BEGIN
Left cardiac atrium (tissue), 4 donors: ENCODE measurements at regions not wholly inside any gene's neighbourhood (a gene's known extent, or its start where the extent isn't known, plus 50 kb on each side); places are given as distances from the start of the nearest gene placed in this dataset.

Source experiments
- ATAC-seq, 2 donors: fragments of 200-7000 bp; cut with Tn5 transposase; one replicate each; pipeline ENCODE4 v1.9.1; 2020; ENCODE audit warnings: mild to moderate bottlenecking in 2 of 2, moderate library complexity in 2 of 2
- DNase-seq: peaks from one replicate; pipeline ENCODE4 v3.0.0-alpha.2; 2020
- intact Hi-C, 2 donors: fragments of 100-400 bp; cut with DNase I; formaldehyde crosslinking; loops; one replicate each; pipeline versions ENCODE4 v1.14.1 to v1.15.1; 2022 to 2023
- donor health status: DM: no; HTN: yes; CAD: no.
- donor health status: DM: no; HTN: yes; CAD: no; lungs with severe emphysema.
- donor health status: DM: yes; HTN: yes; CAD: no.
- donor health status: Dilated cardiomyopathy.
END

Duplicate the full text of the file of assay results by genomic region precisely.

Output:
Left cardiac atrium (tissue), 4 donors: ENCODE measurements at regions not wholly inside any gene's neighbourhood (a gene's known extent, or its start where the extent isn't known, plus 50 kb on each side); places are given as distances from the start of the nearest gene placed in this dataset.

Source experiments
- ATAC-seq, 2 donors: fragments of 200-7000 bp; cut with Tn5 transposase; one replicate each; pipeline ENCODE4 v1.9.1; 2020; ENCODE audit warnings: mild to moderate bottlenecking in 2 of 2, moderate library complexity in 2 of 2
- DNase-seq: peaks from one replicate; pipeline ENCODE4 v3.0.0-alpha.2; 2020
- intact Hi-C, 2 donors: fragments of 100-400 bp; cut with DNase I; formaldehyde crosslinking; loops; one replicate each; pipeline versions ENCODE4 v1.14.1 to v1.15.1; 2022 to 2023
- donor health status: DM: no; HTN: yes; CAD: no.
- donor health status: DM: no; HTN: yes; CAD: no; lungs with severe emphysema.
- donor health status: DM: yes; HTN: yes; CAD: no.
- donor health status: Dilated cardiomyopathy.